UKIP in court over "child grooming taxi driver" tweet

UKIP in court over "child grooming taxi driver" tweet

By Admin | 19/04/2018

UKIP in court over 'child grooming taxi driver' tweet

AN INNOCENT Rotherham youth worker who says he was put through hell after a UKIP tweet wrongly branded him a paedophile is suing a former branch chairman for substantial damages.

Zahir Monir says the Bristol branch tweet — which identified him as a “suspended child grooming taxi driver” — had a devastating impact on his life.

He was subjected to abuse outside his child’s school, his house was egged and vicious comments posted about him online.

Via retweets and reposts on Facebook, the accusation made it all the way from Bristol to his next-door neighbour in Yorkshire, his lawyers told the High Court.

Mr Monir (38), is suing Steve Wood for substantial damages, claiming that, although he did not personally pen it, the then Bristol branch chairman is legally responsible for the tweet.

However, Mr Wood (57), who has since left his post, denies any responsibility for the publication, blaming his former campaign manager, John Langley.

Mr Langley operated the branch’s Twitter account, knew about rules banning personal attacks on the branch's social media, and went ahead with the tweet regardless, he claims.

Representing Mr Monir, barrister Julian Santos said the tweet, which came days before the May 2015 General Election, in which Mr Wood stood as UKIP candidate in Bristol South, contained the “most egregious allegation”.

It included a photo of Labour MP for Rotherham, Sarah Champion, flanked by two men, one of them Mr Monir, with the caption: “Sarah champion labour candidate for Rotherham stood with 2 suspended child grooming taxi drivers DO NOT VOTE LABOUR”.

Mr Santos told High Court judge, Mr Justice Nicklin, that the Rotherham businessman was shocked and did what he could to get the untrue tweet removed.

He called Mr Wood, but the phone was put down on him, he says, and the tweet was only deleted weeks later when police also phoned the chairman.

In the mean time, the message had been retweeted and liked on Twitter numerous times and found its way onto Facebook.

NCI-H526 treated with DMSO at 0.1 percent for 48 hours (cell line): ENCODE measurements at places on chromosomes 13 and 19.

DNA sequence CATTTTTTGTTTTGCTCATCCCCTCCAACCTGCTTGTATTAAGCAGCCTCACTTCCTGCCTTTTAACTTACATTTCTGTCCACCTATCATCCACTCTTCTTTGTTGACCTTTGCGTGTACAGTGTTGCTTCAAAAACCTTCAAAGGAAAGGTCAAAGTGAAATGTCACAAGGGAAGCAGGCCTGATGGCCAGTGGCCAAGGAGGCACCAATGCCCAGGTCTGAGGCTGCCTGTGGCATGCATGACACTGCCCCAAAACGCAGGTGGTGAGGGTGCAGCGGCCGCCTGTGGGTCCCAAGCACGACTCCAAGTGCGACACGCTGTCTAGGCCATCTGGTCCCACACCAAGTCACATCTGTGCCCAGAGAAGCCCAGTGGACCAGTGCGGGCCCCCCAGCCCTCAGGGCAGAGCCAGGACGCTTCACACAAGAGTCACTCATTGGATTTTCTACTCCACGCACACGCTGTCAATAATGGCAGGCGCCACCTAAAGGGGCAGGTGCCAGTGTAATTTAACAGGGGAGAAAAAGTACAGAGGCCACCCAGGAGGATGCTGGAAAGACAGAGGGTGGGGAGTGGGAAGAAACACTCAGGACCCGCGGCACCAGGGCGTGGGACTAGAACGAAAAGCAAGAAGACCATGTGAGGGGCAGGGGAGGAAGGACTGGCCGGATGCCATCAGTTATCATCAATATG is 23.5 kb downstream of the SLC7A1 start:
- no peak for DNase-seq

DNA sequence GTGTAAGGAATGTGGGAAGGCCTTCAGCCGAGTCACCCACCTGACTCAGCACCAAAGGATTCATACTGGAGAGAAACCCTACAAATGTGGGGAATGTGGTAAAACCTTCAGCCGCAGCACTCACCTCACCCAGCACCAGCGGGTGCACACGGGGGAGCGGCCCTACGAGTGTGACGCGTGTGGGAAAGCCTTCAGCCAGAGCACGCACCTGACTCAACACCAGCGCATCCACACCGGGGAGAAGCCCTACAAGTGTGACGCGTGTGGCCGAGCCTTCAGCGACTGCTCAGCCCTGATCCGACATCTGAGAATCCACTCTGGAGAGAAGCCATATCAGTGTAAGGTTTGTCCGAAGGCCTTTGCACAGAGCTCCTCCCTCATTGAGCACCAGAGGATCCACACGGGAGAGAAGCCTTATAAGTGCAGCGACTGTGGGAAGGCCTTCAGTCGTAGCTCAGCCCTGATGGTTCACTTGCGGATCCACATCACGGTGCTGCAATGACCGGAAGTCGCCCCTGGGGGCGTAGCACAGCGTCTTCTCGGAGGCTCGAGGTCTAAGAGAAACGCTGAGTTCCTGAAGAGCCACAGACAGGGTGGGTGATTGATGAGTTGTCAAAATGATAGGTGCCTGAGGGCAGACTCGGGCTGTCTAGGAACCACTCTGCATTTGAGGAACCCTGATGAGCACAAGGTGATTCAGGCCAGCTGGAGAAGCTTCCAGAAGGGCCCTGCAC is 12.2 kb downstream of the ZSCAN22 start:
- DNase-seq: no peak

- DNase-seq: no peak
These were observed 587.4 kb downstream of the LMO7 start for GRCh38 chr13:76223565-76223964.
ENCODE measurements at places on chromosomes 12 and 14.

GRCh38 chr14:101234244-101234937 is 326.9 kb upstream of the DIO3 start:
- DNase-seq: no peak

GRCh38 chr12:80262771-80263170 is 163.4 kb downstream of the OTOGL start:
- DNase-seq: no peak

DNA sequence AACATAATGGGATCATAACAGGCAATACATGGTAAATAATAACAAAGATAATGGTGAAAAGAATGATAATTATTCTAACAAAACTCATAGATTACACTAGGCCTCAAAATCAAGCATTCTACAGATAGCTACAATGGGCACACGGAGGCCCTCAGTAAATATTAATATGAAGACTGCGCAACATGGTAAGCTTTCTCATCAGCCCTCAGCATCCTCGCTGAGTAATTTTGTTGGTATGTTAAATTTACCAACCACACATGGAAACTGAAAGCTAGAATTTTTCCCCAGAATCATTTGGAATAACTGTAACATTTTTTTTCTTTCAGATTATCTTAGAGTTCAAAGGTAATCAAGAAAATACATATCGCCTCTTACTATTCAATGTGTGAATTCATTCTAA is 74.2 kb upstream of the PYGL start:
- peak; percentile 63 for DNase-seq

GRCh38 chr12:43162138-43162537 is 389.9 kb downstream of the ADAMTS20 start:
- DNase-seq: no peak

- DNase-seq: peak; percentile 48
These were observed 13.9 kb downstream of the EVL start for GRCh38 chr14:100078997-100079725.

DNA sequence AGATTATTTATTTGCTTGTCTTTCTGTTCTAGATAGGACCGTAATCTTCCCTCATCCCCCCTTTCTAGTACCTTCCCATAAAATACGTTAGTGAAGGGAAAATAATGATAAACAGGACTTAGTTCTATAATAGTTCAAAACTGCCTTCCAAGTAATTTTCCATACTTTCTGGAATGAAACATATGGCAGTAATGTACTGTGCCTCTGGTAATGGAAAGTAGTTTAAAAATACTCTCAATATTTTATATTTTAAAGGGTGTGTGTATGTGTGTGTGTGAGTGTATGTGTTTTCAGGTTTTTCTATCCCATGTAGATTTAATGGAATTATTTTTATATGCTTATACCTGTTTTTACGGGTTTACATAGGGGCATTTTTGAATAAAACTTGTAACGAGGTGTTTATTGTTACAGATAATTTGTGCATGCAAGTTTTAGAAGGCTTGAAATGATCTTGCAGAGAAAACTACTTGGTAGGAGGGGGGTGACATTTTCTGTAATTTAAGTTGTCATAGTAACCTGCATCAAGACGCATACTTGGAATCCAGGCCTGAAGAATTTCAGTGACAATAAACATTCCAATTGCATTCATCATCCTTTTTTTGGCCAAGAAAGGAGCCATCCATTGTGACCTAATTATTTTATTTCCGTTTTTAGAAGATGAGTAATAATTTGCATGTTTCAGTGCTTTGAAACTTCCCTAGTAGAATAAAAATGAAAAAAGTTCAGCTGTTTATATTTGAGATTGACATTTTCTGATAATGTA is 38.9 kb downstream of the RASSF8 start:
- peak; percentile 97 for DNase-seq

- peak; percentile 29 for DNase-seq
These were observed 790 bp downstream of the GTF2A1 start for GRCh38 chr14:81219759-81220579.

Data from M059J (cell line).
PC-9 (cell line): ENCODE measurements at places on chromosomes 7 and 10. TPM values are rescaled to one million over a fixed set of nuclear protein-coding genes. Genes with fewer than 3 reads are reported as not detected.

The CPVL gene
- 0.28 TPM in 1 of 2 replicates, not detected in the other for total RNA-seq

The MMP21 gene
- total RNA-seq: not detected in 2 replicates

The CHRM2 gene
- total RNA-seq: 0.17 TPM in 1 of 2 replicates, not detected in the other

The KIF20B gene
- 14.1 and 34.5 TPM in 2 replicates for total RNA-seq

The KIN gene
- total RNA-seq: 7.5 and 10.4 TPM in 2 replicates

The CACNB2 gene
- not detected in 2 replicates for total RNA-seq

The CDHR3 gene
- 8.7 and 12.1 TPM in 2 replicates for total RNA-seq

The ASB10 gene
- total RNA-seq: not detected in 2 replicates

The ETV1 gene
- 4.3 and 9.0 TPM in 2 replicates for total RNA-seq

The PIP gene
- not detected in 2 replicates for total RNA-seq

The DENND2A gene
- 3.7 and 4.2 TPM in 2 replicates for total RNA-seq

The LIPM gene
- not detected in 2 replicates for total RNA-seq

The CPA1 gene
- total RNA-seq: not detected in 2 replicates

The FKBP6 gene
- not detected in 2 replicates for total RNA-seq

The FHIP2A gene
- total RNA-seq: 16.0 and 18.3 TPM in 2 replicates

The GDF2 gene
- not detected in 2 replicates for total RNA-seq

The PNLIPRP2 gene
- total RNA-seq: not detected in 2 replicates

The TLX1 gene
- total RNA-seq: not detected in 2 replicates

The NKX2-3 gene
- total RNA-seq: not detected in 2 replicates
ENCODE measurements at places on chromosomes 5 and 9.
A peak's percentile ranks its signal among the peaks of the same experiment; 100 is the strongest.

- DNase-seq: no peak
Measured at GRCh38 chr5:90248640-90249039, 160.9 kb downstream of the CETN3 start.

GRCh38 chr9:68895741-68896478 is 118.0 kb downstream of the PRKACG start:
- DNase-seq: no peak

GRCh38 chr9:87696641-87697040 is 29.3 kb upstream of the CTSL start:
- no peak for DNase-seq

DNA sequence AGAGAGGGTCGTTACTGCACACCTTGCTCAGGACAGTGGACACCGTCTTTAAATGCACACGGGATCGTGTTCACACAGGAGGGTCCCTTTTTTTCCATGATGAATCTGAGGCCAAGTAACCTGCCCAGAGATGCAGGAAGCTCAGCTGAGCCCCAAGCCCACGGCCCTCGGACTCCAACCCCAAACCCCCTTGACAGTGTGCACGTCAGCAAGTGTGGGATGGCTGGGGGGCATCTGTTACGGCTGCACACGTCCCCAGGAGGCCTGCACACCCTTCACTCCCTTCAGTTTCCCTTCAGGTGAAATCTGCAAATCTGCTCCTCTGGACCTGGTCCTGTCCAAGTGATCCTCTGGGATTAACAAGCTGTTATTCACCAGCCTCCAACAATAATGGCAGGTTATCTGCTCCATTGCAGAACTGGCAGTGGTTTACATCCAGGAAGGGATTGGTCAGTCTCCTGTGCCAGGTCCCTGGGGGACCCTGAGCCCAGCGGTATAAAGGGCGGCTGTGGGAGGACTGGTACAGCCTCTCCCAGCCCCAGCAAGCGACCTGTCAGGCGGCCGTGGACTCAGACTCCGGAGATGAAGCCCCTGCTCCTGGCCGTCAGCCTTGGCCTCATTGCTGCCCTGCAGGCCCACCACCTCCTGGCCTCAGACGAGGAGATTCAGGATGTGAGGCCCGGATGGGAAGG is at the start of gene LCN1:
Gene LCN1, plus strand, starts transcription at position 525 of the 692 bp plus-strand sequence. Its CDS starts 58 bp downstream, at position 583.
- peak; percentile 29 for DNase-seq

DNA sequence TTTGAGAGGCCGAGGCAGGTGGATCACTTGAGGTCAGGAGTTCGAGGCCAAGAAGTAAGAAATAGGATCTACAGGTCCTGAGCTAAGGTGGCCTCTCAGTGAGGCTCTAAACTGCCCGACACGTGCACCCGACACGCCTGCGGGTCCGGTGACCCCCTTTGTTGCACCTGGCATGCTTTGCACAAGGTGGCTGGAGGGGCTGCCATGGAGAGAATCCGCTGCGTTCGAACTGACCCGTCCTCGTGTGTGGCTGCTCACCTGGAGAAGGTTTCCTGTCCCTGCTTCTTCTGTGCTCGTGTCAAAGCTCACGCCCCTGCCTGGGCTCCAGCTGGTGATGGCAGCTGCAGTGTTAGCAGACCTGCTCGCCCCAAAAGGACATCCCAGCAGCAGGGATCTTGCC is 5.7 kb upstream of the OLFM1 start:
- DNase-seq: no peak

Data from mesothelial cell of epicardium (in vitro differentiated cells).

From there, it spread more widely, with clear links taking it all the way from the Bristol branch of UKIP to a neighbour in Mr Monir's street in Rotherham, said Mr Santos.

“Unsurprisingly, publication of this extremely serious libel on such a massive scale has had a devastating impact on Mr Monir,” said his barrister.

“The complete shock caused to Mr Monir by the tweet and the recognition of the impact that it could have on him is apparent even from the recording of his first call to South Yorkshire Police.

“Until the time of the tweet, he had spent his life involved with charities and helping young people.

“The tweet, branding him a paedophile, has had a negative impact on his family life and relationships with his wife and young children, his charitable work and his employment.”

Mr Monir had suffered depression, anxiety and criminal damage. 

He was branded “Jimmy Savile” by a parent outside school and left feeling “extremely threatened”, he said.

Defending the libel claim on Mr Wood's behalf, barrister David Hirst denied that Mr Wood was in any way responsible for the tweet, to which he had “no input”.

It was Mr Langley who was authorised by the branch to operate its social media, he said.

He received no day-to-day guidance or instructions and was specifically warned against posting material which included "personal attacks".

“Mr Wood did not read the branch Twitter account, did not have the app installed on any device and was very busy juggling, running his business, looking after his ill daughter and campaigning to become an MP,” Mr Hirst added.

He continued: “There is a weight of evidence that Mr Langley had no authorisation to publish the type of material which the tweet represented.

“Mr Wood promulgated a general zero tolerance prohibition on any form of racism or xenophobic conduct. He had secured the expulsion of a member, partly for racism.

“Personal attacks on any individuals were not permitted, and members had to stick to facts. Everyone was to be careful what they posted.”

He said Mr Langley — who is not being sued and is not a party to the proceedings — admitted in a statement that he “understood these branch-wide house rules”.

Mr Hirst said Mr Wood had not received a reasonable call from Mr Monir and was instead subjected to repeated “hysterical rants” by a caller claiming to have been wrongly identified as a paedophile.

Mr Hirst is also disputing the meaning of the tweet, claiming it did not mean that Mr Monir was actually a paedophile. 

Instead, it was to be read as though there were grounds for investigating whether he was a child groomer, he said.

And, whoever was responsible for it, Mr Monir had not shown that the publication caused him “serious harm”, the barrister said.

But Mr Santos said that only made matters worse.

“This was an appalling and shameful tweet, which Bristol UKIP should never have published, should have immediately deleted and should have been at pains to apologise for,” he said.

“And Mr Wood, as the chairman of this organisation, should equally have been at pains to apologise.

“To dismiss this tweet as merely ‘unattractive and regrettable’ and to argue that it has not caused serious harm to his reputation unquestionably aggravates the injury even further."

The hearing, which is expected to last until the end of the week, continues.


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